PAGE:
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Short Term Financing


Short term financing refers to the financing method that uses funds whose repayment or maturity period lies between one day and one calendar year. Short term financing methods fund projects of short term nature (Seidner, 1989, p 7). They are also suitable in cases where a firm is experiencing shortages in working capital. There are several sources of short term finance. These include commercial papers, trade credits, debt factoring, bank credit and invoice discounting. Others are accruals, acceptance credits and accommodation finance.

Having acquired the cash, there is yet another challenging responsibility of managing it. There are several cash management methods. Examples of cash management techniques include monitoring the daily cash position of a firm, controlling balances on deposit, moving funds as required, and managing banking relationships among others. This essay will focus on the Baumol’s model, otherwise referred to as the optimal cash model.

Cash Management Methods

First is the monitoring of the daily cash position of a firm. This helps to determine whether there is any surplus or shortage of funds in a firm. In case of a shortage, arrangement can be made to acquire more funds, while surplus funds will require making more investments. Secondly, it is important to control balances on deposit in order to guard against unnecessary overdrafts. This is also important as it ensures the firm compensates the bank for cash management services (Adam & Harrison, 2001, p14).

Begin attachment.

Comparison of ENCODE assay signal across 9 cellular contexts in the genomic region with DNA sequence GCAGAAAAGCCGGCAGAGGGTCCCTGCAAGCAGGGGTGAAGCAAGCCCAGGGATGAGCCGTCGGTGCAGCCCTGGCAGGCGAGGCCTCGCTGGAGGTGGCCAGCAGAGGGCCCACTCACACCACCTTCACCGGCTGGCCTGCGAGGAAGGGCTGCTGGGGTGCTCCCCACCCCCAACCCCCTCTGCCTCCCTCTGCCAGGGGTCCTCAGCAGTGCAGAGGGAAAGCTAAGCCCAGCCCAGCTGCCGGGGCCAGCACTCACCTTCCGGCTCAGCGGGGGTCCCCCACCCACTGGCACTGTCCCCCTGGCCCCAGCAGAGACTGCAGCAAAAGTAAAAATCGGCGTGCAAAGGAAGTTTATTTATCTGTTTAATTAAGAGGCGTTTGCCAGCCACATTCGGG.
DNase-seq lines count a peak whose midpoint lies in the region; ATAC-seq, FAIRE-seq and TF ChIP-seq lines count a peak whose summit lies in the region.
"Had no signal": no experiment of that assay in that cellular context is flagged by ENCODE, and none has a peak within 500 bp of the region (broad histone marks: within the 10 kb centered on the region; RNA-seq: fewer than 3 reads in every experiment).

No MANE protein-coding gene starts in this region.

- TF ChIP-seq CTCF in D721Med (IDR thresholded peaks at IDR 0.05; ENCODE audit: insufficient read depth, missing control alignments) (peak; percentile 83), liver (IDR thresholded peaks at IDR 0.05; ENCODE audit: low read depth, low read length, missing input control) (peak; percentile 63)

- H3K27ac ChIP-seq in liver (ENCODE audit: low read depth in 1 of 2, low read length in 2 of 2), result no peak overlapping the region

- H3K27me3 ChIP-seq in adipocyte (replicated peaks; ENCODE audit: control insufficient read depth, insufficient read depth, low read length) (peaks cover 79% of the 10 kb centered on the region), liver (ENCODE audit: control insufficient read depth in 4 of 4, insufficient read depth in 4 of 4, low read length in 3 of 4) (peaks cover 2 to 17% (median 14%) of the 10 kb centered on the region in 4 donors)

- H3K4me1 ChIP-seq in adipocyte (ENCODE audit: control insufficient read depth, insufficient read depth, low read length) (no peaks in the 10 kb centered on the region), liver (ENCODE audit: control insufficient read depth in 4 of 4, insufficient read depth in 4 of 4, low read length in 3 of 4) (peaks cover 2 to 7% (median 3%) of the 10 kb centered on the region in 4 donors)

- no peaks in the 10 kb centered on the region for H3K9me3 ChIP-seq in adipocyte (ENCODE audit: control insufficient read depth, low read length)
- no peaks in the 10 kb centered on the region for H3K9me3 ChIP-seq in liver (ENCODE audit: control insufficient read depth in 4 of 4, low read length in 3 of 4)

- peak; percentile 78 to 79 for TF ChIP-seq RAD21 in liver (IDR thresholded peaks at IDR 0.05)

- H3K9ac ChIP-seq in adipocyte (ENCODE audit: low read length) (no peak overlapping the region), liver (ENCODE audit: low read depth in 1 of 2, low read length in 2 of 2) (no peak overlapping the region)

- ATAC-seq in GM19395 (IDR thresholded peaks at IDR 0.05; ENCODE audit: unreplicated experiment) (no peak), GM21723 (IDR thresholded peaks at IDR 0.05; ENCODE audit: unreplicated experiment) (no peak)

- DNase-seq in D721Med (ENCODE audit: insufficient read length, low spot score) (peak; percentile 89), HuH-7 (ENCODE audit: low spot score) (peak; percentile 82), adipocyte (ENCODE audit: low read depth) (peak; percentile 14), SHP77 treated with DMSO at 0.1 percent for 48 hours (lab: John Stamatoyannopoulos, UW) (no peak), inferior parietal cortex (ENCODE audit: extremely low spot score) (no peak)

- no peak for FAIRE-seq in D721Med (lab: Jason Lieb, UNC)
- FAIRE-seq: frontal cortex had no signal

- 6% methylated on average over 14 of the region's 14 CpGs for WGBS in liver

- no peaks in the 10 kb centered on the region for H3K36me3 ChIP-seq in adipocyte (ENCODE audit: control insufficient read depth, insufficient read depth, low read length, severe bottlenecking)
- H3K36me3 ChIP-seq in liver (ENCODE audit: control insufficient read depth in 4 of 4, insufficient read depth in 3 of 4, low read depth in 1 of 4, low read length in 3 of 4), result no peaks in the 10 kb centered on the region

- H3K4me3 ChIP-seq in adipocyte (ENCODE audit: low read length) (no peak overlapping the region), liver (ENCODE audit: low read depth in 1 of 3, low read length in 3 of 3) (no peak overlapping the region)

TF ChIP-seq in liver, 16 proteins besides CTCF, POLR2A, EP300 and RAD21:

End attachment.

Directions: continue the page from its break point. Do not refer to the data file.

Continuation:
Another important cash management method is moving funds as required. This may happen between several accounts and in several places. This also checks fund shortages and surpluses so that appropriate action can be taken. Managing short term borrowing and investing is another crucial exercise in cash management.

The Baumol’s Cash Model

William J. Baumol developed the Baumol’s Cash model. The model focuses on how firms attempt to minimize the sum of the holding cash and the cost of converting marketable securities to cash. Essentially, the model strives to minimize the total cost of a fund or anything else. Nevertheless, the model makes various assumptions. First, Baumol assumes that a firm is able to forecast the extent of its cash needs with a reliable degree of certainty. Another critical assumption is that the firm is likely to incur the same transaction cost whenever it converts securities into cash.

Another important assumption present in the Baumol’s model is that the opportunity cost of holding cash is known and that it remains constant over a period of time. This makes it possible to optimize the use of finances in a firm. The ability of the firm’s cash payments to remain uniform over a period of time is another assumption characterizing the Baumol’s model. The Baumol’s model can be illustrated as follows.

A firm will usually sell its securities in order to raise its cash balance (Mason Gaffney Notes, 1987, p1). In order to maintain the cash balance, a firm incurs a cost known as the holding cost. The holding cost also embodies the opportunity cost since it is inevitable on marketable securities. However, the cash balance will not be unaffected for long since the firm has to fund its operations in order to remain solvent. Consequently, the firm will begin to spend its cash balance. The cash balance then begins to reduce and may even run out. When this happens, the firm will against resort to selling its marketable securities.